5. Test performance on multiple ad networks
As native advertising continues to outperform display and command more digital spending, an increasing number of ad networks are developing unique value props for brands to leverage, such as:
- Exclusive relationships with premium and/or niche publishers
- Advanced targeting segments
- Innovative native technology solutions (interactive ad units, advanced reporting metrics, etc.)
The bigger players (Taboola, Outbrain, Yahoo) are generally a good place to start, as all of these platforms offer easy-to-navigate campaign creation/optimization, a number of targeting options, and access to thousands of publishers (with the exception of Yahoo Gemini, which only serves native ads on its own digital properties).
However testing content performance on smaller networks can allow you to achieve lower CPCs and CPAs at higher conversion rates if your campaigns are targeted, built, and optimized correctly. Take advantage of the many unique native solutions available to brands in 2016 – your engaging content deserves exposure!
How Can I Improve my Native Ads?
Native advertisements closely resemble the look and feel of the websites and apps where they are used. They can be found on many websites, but they are particularly common on social media platforms like Facebook, LinkedIn, and Instagram. They give consumers information at a time when their curiosity is peaking and present it in an understandable way. They are less disturbing because they are much more subdued than banner ads.
There are several figures and facts that demonstrate the advantages of native ads, which have been shown in numerous studies to be more effective than display ads.
For instance, did you know that native advertisements boost the likelihood that a customer would make a purchase by 18% and that native ads are viewed 53% more frequently than display ads by consumers? Or the fact that 70% of people say they would rather read about things than watch traditional advertising?
Although the benefits are overwhelmingly positive, choosing to employ native ads is just the first step. The next stage is to make commercials that actually stand out from the competition in order to encourage people to pay attention to what you have to say. The way that native advertisements are created is just as crucial to their success as their placement and budget.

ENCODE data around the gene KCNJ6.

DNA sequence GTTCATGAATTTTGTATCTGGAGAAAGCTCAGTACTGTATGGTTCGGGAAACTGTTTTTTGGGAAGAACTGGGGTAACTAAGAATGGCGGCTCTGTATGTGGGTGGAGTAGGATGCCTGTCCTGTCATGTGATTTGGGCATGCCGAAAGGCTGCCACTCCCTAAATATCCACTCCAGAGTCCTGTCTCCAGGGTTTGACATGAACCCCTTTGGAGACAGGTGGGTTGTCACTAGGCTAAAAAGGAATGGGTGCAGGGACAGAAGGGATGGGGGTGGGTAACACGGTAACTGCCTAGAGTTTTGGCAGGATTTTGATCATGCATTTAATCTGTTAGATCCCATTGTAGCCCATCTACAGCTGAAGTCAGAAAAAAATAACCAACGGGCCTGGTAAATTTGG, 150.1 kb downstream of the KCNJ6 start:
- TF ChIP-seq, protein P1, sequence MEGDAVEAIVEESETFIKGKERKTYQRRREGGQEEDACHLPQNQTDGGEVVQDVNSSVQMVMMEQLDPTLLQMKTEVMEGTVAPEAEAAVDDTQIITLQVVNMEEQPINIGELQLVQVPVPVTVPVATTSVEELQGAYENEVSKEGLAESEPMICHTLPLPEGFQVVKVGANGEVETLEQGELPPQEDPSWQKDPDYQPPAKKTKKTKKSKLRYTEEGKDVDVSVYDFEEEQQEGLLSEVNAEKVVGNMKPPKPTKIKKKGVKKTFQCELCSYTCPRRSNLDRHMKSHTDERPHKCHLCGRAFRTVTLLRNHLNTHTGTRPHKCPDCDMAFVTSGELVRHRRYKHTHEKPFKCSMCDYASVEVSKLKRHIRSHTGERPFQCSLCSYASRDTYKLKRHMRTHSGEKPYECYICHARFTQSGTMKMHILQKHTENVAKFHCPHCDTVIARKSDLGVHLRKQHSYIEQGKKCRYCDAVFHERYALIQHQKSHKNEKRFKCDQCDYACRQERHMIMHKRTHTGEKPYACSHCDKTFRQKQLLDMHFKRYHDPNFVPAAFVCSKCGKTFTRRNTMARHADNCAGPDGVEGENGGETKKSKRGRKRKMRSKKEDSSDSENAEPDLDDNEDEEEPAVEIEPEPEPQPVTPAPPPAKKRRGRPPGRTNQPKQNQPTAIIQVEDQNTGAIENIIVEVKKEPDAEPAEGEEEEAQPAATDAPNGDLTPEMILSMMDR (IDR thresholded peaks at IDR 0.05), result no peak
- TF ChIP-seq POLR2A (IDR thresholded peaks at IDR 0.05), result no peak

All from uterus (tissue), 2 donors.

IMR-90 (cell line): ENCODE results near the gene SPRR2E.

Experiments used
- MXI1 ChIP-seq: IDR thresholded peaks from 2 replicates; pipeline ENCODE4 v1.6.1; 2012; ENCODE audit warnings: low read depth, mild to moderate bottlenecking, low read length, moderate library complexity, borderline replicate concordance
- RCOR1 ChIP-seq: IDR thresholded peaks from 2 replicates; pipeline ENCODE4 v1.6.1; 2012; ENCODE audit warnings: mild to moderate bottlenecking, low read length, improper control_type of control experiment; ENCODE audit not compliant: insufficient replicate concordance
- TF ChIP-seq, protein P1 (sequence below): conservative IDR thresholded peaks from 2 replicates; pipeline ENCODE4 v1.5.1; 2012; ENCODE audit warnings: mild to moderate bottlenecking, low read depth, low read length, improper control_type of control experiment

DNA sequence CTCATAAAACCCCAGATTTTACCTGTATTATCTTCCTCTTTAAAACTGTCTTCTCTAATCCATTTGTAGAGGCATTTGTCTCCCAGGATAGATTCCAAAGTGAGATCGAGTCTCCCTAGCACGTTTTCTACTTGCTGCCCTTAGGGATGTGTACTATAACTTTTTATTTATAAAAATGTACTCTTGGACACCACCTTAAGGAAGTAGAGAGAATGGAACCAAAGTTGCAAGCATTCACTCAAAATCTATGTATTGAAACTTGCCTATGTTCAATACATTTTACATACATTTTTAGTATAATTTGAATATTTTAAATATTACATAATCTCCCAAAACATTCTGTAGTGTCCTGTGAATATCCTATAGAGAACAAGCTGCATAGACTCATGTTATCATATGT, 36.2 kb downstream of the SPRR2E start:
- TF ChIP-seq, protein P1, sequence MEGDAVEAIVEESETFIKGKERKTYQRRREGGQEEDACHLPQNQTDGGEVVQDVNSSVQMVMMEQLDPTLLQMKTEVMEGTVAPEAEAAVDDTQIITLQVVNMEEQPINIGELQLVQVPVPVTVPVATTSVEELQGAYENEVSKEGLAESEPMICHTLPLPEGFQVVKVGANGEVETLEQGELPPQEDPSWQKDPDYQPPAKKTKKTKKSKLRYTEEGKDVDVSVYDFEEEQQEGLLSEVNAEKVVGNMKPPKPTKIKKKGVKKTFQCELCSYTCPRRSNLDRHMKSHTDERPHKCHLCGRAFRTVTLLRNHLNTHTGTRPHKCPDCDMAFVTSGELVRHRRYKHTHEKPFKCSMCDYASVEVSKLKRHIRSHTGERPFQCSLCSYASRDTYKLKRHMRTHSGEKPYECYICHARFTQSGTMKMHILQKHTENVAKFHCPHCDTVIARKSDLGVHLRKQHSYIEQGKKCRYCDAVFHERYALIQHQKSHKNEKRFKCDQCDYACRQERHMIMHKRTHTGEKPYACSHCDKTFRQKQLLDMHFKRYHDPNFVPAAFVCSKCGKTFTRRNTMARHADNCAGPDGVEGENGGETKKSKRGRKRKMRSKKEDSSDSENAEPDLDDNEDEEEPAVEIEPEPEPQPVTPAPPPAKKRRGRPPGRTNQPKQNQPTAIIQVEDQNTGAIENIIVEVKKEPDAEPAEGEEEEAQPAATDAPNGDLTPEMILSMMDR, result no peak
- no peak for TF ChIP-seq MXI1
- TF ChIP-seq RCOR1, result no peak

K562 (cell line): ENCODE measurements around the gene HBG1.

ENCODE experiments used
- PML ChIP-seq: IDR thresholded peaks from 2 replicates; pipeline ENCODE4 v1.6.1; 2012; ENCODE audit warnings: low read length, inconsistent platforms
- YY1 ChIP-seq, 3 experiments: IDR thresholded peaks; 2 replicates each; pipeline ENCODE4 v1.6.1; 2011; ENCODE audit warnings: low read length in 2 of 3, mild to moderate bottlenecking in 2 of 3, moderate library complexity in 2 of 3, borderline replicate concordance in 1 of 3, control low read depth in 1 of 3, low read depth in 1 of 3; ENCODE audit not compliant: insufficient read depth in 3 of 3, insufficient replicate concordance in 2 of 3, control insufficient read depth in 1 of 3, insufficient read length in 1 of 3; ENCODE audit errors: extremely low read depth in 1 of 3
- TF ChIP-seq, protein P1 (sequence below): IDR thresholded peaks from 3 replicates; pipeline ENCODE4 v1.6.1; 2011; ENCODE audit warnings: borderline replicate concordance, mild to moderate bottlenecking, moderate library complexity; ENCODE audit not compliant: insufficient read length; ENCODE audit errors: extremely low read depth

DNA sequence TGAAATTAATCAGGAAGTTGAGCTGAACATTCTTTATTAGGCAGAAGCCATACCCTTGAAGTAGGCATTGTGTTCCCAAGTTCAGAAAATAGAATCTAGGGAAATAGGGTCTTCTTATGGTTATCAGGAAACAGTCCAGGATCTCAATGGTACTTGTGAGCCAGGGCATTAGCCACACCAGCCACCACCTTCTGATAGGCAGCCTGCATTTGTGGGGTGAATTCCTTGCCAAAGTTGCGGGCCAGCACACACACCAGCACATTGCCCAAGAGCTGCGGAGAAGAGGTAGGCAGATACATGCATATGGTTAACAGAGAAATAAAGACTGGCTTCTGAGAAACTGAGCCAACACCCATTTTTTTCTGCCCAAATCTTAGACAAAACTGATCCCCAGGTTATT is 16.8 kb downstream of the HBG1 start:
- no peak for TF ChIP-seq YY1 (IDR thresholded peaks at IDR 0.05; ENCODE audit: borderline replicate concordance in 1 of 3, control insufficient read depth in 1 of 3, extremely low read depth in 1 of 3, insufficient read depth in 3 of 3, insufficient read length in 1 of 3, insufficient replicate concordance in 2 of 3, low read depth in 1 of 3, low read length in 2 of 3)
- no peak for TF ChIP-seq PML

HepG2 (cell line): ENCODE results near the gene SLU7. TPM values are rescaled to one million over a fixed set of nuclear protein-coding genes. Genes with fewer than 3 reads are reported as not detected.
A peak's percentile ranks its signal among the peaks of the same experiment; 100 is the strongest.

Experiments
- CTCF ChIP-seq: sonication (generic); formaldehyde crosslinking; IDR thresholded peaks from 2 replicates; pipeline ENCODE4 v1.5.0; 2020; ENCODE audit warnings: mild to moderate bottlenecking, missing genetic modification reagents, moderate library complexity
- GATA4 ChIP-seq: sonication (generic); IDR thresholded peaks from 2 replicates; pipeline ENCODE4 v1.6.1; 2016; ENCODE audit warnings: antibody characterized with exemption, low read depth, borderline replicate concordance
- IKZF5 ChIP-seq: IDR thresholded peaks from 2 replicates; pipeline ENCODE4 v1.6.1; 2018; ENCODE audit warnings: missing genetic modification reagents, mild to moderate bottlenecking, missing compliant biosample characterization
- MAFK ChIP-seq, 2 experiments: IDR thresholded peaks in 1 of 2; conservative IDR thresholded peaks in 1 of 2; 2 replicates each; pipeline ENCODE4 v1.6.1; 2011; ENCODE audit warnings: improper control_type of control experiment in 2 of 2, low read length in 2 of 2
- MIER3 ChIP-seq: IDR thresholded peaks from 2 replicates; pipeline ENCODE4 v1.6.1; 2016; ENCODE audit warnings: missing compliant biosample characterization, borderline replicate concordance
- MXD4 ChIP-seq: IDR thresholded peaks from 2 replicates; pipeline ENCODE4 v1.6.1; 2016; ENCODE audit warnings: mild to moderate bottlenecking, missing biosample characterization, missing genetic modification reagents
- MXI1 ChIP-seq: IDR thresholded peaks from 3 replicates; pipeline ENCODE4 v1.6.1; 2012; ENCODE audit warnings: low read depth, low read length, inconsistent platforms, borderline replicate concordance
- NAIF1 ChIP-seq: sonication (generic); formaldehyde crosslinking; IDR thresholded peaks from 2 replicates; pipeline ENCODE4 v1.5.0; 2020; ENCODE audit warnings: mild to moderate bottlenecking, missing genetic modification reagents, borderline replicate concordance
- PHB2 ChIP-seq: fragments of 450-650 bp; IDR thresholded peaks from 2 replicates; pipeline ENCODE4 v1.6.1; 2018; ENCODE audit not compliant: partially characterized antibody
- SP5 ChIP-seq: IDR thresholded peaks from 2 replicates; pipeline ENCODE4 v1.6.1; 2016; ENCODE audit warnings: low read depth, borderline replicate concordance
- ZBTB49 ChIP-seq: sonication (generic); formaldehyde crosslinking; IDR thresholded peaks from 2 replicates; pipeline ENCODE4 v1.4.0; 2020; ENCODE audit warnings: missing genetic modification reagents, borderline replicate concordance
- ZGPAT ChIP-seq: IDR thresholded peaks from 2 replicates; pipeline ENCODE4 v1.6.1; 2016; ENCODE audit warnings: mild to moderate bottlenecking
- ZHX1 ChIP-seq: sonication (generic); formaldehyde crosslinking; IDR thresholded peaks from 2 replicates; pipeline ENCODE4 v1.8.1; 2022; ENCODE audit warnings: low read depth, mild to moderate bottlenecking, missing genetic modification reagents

You’ll be well on your way to converting your audience and soaring your earnings if you stick to these easy native advertising tips.
1. Understand the end goal
When producing any advertising or marketing copy, start by thinking about the end goal. Without knowing what you’d like your work to achieve, it’ll be very difficult to structure and produce copy that can make a significant impact. Each native ad will have a specific objective, such as encouraging your audience to sign up for a newsletter or offering them a free trial. This call to action (CTA) will largely determine the ad creation process.
2. Make it valuable
This should really go without saying, but it’s crucial to keep in mind the idea that your content should always provide value to your audience – this is one of the most important native advertising best practices. It can be tempting to go for the hard sell in ads, but including useful information will be far more successful in the long term. You will have a limited number of characters to play with in your ad, so make every word count. Consider the action you’d like the consumer to take and the type of content that would be most appealing, and you’ll have the foundations in place for a stellar ad.
3. Keep it personal
Ad copy that directly solves a consumer’s problems, and provides them with information that is pertinent to their situation, will connect and entice. Even simple things such as adding the word “you” or “feel” will work to increase engagement. Commit to figuring out the key challenges your audience faces, and then focus your ad copy on them.
4. Write as you would speak
Ad copy that sounds natural is the most persuasive. You can still enhance it with metaphors and flourishes, but it should read as if it’s being spoken. This links to the above point about keeping the content personal; if people feel as though the content is aimed directly at them, they’ll be far more likely to engage with it.
5. Always use the brand name